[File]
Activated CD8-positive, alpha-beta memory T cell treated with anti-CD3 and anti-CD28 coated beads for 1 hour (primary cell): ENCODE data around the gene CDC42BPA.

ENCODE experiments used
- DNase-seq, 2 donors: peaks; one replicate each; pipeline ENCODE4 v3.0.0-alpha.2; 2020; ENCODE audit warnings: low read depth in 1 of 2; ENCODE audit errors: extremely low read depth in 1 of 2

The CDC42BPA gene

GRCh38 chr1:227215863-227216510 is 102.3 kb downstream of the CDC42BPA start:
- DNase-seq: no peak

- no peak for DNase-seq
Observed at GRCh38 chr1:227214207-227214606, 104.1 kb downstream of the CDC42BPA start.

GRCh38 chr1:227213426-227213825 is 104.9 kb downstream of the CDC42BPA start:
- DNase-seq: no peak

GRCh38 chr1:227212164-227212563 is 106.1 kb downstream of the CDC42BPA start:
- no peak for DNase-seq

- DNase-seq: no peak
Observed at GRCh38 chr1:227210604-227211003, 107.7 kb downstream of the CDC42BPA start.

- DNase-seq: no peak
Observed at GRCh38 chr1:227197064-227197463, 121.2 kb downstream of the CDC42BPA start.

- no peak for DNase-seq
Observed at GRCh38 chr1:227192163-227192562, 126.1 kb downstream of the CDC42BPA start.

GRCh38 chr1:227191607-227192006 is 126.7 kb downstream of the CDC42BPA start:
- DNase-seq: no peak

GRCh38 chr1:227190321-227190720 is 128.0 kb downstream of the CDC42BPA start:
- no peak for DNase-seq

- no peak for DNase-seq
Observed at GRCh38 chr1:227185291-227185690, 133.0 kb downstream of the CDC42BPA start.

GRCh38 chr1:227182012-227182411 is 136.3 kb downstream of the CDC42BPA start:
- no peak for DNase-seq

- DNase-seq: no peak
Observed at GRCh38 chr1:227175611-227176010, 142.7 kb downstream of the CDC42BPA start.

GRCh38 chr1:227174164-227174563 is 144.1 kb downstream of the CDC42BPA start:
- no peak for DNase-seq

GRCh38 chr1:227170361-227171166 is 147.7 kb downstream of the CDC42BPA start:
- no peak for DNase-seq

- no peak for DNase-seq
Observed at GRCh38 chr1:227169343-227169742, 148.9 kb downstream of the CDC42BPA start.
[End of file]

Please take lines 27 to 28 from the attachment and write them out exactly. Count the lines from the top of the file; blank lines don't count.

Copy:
- DNase-seq: no peak
Observed at GRCh38 chr1:227175611-227176010, 142.7 kb downstream of the CDC42BPA start.